In the middle bottom of the screen you see your four characters, their layout, health, energy and any status effects (such as poison or death). Tapping on their profile opens their inventory. This does not pause the game. You can keep the inventory window open the entire game if you’d like, and you won’t miss anything. The game basically cuts out the extra space on both sides of the screen to allow you to do this. That way you can quickly switch out weapons if, say, you run out of arrows for your rogue and want to give him a dagger to use.
Magic is cast in an interesting way in Grimlock. Instead of simply choosing a spell, you need to trace your finger on some runes to cast it. You’ll pick up scrolls that tell you which runes to press for a specific spell, but if you don’t have enough skill points in that specific element, your mage won’t be able to cast the spell. It also means you need to memorize a few spells and get used to casting them quickly if you want to stand a chance in battle.
When you come across items, you just tap and drag them to any of your characters and goes to their inventory. But they each have a limited number of items they can carry, as well as a weight limit. You’ll want to give your heavier items to the minotaurs. There doesn’t appear to be any use for items you’ve outgrown, so you’ll likely end up leaving some things scattered around he dungeon to make room for new ones.
Your characters also need to eat if they want to survive this dungeon. They get hungry over time and sleeping to heal makes them even hungrier. Luckily, you’ll find all sorts of disgusting “food” around, such as baked maggot and snail meat. One thing I wish I realized early on is that you don’t need to feed them as soon as they get hungry. They can function just fine on an empty stomach and won’t die just moving around. The only thing they won’t be able to do is restore health and energy. So you’ll want to feed them before or after battle, but not necessarily while running around. Because I didn’t realize this, I wasted a lot of my food and ended up running out when I really needed it. I may actually start a new game because of this.
If any of your party members do die, that doesn’t have to mean it’s game over! Grimrock is somewhat generous in that you can make your way to the blue crystal on each floor, as long as one of your heroes is still alive, and revive the whole party to full health. Granted, it might not always be possible to get to one in time, but it’s an option that’s available.
There are various ways to take advantage of your surroundings. If you play smart, you can sometimes take down enemies without getting a scratch on you. For instance, there are a few spots where you control a door that releases a creature. If you’re quick, you can use this door to your advantage, taking a shot at the spider or slime, then closing the door before it has a change to attack. It’s a slow method, but when given this opportunity, you’d be crazy not to take it.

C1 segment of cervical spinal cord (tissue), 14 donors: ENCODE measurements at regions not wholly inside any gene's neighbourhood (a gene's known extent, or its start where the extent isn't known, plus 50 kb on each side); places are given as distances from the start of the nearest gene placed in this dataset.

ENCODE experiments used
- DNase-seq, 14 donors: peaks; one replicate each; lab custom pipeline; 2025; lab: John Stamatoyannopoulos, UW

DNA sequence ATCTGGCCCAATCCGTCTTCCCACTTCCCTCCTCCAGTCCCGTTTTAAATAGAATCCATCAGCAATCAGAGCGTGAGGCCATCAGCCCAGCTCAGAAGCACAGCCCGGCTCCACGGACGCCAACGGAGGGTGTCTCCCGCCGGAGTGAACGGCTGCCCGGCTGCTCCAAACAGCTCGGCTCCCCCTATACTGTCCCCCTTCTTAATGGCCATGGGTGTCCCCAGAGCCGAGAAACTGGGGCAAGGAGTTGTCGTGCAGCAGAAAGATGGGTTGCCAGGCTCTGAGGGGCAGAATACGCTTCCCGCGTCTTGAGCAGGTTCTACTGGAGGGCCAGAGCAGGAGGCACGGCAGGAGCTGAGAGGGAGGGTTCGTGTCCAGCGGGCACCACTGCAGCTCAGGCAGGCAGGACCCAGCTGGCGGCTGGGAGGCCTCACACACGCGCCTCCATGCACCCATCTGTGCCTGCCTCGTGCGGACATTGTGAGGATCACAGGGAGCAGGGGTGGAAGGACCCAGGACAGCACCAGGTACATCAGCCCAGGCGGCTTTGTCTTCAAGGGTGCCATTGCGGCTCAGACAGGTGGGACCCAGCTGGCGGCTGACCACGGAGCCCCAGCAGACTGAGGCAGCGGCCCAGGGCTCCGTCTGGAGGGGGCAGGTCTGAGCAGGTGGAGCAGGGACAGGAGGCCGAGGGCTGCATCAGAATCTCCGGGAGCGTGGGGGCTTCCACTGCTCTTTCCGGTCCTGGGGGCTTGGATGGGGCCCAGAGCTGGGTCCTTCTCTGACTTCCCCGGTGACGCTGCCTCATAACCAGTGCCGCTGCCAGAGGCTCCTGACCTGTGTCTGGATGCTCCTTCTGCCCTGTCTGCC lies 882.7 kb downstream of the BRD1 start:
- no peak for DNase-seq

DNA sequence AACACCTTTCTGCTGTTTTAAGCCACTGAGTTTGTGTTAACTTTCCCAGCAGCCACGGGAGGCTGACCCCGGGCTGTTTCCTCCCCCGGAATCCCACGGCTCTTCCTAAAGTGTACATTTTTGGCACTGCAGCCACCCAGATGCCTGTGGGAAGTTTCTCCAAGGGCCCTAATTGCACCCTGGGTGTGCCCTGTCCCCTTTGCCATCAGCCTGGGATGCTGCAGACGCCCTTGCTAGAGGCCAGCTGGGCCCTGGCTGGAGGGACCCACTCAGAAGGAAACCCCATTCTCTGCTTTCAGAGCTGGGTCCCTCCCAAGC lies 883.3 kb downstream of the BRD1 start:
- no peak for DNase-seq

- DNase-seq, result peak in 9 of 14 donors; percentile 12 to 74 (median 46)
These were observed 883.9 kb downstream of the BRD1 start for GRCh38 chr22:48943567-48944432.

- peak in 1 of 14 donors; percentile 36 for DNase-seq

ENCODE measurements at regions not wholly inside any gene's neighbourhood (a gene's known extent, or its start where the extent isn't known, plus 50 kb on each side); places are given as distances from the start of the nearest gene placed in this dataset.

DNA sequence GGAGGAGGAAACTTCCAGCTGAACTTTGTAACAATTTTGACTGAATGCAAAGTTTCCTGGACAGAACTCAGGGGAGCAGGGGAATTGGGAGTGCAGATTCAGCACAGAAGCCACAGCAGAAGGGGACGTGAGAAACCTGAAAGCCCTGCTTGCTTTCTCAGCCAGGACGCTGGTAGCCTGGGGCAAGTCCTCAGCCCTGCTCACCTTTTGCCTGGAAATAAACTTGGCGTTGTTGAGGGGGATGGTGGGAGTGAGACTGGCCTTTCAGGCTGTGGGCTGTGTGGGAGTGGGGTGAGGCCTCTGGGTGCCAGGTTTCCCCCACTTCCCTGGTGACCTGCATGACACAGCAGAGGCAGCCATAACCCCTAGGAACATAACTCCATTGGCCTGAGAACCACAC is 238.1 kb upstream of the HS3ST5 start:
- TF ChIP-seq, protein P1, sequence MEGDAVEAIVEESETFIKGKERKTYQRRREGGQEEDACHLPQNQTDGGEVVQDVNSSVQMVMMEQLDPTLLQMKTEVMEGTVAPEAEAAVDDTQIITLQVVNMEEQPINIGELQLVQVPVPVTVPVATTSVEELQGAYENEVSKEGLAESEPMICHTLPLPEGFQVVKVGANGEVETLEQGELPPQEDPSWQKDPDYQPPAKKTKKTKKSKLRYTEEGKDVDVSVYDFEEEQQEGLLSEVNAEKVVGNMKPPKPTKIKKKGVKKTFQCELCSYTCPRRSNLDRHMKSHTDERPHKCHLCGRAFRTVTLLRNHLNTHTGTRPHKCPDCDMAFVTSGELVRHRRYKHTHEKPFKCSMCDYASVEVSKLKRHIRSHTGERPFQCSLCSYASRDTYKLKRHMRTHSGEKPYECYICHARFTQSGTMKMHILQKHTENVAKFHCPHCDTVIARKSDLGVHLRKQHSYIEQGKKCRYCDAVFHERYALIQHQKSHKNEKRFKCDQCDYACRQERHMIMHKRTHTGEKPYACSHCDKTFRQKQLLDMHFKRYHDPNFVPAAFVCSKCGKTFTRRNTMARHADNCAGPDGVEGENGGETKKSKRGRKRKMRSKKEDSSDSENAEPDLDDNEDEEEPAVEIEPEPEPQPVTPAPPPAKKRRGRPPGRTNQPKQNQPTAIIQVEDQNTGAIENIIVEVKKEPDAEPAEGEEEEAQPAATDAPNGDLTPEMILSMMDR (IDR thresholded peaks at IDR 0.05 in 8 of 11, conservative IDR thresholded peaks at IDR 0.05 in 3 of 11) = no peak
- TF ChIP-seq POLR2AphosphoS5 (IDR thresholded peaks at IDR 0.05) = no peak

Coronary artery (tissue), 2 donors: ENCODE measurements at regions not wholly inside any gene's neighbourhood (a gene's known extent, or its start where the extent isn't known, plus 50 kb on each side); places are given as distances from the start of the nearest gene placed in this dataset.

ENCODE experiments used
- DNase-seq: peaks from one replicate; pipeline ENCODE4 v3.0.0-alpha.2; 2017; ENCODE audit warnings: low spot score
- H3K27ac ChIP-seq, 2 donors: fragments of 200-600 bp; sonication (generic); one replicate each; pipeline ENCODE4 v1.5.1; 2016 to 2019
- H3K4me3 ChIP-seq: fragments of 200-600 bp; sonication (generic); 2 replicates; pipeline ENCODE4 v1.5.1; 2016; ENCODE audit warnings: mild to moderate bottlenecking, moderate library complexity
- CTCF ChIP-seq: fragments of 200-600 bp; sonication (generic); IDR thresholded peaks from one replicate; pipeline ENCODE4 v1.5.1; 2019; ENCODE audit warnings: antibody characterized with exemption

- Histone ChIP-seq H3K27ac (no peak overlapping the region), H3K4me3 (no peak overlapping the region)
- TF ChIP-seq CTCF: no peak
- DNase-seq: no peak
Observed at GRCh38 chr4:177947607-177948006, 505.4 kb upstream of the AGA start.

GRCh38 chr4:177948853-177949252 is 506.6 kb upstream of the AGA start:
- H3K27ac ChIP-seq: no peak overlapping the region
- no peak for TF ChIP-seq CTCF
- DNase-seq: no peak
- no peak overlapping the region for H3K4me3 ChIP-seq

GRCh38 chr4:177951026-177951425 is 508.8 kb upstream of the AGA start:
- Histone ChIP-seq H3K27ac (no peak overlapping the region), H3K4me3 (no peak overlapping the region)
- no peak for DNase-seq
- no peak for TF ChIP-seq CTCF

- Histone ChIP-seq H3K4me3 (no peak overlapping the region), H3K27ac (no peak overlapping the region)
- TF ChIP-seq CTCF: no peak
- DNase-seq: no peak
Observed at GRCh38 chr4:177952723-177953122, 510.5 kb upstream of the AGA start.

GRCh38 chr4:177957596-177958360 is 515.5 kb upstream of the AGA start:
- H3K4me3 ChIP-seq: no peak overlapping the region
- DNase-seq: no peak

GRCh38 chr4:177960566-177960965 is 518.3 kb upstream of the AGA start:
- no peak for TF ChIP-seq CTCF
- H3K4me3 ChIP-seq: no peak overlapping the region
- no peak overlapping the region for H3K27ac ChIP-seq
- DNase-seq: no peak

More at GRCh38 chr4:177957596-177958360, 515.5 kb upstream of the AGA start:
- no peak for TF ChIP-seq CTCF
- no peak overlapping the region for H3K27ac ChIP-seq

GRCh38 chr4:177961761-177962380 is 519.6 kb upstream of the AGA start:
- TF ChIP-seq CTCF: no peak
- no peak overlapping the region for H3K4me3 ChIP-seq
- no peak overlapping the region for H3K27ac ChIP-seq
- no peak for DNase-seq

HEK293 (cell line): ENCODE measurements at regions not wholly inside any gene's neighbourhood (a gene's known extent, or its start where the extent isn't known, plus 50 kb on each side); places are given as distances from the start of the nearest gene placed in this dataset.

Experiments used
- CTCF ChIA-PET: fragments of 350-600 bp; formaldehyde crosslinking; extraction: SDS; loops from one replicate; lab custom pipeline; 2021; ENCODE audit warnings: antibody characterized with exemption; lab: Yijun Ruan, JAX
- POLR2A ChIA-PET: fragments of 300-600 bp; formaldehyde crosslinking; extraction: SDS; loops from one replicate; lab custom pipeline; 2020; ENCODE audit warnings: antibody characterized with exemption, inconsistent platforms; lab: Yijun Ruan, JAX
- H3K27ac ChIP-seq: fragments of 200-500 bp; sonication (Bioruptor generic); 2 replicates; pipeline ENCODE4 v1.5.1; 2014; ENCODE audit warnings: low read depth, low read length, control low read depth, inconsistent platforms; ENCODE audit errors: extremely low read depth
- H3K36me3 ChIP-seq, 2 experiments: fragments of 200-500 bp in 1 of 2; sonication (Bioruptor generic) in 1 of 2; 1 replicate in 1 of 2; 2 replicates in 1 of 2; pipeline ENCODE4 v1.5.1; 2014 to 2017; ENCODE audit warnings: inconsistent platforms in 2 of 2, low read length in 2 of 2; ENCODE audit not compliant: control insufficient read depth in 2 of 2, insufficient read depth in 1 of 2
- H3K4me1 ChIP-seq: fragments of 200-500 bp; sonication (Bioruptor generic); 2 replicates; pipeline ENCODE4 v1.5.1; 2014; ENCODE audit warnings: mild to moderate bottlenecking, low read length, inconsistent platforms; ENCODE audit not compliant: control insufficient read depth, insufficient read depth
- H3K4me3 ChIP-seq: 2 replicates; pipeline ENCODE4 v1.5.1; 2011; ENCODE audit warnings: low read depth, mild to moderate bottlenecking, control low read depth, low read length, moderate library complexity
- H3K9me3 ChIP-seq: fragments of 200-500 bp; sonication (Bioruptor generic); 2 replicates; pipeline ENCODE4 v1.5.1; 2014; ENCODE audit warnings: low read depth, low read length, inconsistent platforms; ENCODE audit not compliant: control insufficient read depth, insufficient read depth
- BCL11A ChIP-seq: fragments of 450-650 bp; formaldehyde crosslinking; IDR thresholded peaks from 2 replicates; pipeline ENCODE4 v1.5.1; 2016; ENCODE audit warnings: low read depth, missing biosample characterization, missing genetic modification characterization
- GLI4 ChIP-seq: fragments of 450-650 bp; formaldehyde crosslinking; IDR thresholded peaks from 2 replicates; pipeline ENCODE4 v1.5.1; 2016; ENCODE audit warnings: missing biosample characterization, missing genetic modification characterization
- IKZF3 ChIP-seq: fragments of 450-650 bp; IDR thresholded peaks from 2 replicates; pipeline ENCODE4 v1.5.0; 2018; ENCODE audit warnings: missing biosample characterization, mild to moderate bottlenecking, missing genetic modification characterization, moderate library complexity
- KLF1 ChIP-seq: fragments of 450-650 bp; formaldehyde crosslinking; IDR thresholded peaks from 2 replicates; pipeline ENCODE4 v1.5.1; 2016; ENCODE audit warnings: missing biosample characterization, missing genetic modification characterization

You also have a map that tracks your progress and can be accessed at any point. This has proven indispensable, but for the truly masochistic players out there, you can choose to play the game in “old school” mode, which will force you to either memorize the map or draw it out, as you won’t have access to the in-game map.
What really sets Grimlock apart from other dungeon crawlers I’ve played is its puzzles. There are a lot of them, and they vary quite a bit. This was actually one aspect I was especially looking forward to, since I enjoy point-and-click adventure games. I liked the idea of solving puzzles, not just fighting enemy after enemy. The game has a lot of hidden switches and secret rooms that are easy to miss if you don’t look really carefully or cheat a little by reading a guide. If you miss those rooms, you’ll also miss out on items such as gear and food. Some puzzles can be tricky, though, and involve moving quickly around traps. If you get frustrated easily by skill-based puzzles, you might not enjoy these. For instance, there are floor buttons that open and close trap doors when pressed. Sometimes you need to throw a rock onto a button and run quickly over the closed trapped door before it opens again. These are not easy puzzles, and not everyone will love them, but they’re incredibly gratifying to complete.
Another thing that’s different from most other dungeon crawlers is that all items are in a set location. This means that you can’t game the system to try to get better loot. But it also means that everything is in the same place each time you play, so once you discover something, you’ll know where it is next time. This gives the game some replay value if you want to try and uncover every secret and collect every item without using a guide.
If you’re looking for a challenge, Legend of Grimrock will definitely give you one. There is no hand-holding here and any progress you make is incredibly rewarding. It’s a highly-polished game that never gets boring. But those looking for an easy time will likely get frustrated and quit early on. Either way, the game is cheap enough that even if you quit just a few hours in, you’ll get your money’s worth. I’ve already put six hours of actual gameplay into my first game and I’ve only completed a few levels of the dungeon. So if you’re interested in dungeon crawlers even the slightest bit, I would recommend downloading Legend of Grimrock.